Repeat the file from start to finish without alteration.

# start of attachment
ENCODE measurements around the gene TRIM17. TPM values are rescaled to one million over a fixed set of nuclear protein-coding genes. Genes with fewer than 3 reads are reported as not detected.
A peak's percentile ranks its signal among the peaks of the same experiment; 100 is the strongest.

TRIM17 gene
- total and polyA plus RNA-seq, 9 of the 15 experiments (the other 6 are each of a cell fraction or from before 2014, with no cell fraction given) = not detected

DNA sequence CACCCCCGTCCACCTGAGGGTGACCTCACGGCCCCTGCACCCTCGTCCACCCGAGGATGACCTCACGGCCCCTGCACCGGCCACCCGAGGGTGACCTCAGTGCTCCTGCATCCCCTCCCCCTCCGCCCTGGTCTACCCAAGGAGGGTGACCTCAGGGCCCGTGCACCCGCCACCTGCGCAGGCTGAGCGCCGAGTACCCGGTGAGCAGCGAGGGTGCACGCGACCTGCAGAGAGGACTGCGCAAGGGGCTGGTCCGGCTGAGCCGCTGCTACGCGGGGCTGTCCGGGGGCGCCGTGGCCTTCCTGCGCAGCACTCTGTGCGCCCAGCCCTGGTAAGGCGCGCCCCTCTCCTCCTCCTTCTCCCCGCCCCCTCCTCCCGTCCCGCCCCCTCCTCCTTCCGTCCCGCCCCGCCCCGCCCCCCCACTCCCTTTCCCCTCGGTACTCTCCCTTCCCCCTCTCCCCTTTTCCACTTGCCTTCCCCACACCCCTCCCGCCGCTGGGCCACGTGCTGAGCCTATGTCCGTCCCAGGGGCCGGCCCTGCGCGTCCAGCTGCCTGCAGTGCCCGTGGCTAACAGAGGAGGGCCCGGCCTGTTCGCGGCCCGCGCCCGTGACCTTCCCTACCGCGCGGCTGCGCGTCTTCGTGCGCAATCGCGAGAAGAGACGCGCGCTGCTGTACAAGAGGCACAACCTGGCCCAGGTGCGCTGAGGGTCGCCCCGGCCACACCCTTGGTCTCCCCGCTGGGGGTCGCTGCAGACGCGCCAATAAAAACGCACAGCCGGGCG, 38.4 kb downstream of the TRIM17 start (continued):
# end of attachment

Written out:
ENCODE measurements around the gene TRIM17. TPM values are rescaled to one million over a fixed set of nuclear protein-coding genes. Genes with fewer than 3 reads are reported as not detected.
A peak's percentile ranks its signal among the peaks of the same experiment; 100 is the strongest.

TRIM17 gene
- total and polyA plus RNA-seq, 9 of the 15 experiments (the other 6 are each of a cell fraction or from before 2014, with no cell fraction given) = not detected

DNA sequence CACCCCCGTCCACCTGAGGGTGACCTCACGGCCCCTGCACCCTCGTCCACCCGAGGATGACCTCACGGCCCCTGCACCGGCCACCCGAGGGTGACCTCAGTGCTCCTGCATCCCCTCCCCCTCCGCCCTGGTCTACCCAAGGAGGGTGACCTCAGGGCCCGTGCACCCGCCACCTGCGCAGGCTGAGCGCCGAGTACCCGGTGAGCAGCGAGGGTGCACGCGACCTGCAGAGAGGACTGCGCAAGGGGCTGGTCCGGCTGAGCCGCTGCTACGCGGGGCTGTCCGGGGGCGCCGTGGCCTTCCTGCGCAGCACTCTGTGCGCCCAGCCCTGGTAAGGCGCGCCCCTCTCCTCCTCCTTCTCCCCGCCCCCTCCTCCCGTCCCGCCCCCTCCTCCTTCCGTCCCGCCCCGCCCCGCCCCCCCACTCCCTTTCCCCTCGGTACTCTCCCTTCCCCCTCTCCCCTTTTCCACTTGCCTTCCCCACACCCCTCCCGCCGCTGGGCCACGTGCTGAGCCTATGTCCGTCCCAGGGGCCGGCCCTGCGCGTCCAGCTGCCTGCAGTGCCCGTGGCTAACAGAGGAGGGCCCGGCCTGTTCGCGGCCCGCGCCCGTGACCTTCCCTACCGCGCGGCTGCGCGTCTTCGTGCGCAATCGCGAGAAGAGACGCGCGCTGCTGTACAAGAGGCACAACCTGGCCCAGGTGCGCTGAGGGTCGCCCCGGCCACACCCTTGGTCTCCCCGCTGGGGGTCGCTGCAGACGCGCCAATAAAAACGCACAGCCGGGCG, 38.4 kb downstream of the TRIM17 start (continued):